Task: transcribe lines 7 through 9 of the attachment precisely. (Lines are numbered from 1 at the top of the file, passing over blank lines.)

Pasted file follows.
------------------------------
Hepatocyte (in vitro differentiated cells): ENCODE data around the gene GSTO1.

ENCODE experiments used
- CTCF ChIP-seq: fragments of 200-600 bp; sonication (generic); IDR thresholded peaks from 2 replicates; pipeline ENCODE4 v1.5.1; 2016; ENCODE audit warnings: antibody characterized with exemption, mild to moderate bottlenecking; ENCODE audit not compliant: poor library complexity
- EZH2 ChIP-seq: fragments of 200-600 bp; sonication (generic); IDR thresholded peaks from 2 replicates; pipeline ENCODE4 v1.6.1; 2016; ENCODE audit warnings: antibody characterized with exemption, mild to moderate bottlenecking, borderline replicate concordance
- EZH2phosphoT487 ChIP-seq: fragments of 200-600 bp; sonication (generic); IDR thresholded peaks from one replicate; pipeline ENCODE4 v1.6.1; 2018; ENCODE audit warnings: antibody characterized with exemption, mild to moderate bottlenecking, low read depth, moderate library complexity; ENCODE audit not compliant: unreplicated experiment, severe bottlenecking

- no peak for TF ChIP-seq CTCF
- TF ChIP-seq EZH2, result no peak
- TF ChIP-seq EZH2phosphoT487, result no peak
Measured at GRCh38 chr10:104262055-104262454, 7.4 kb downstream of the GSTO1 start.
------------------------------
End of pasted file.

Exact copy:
- TF ChIP-seq EZH2, result no peak
- TF ChIP-seq EZH2phosphoT487, result no peak
Measured at GRCh38 chr10:104262055-104262454, 7.4 kb downstream of the GSTO1 start.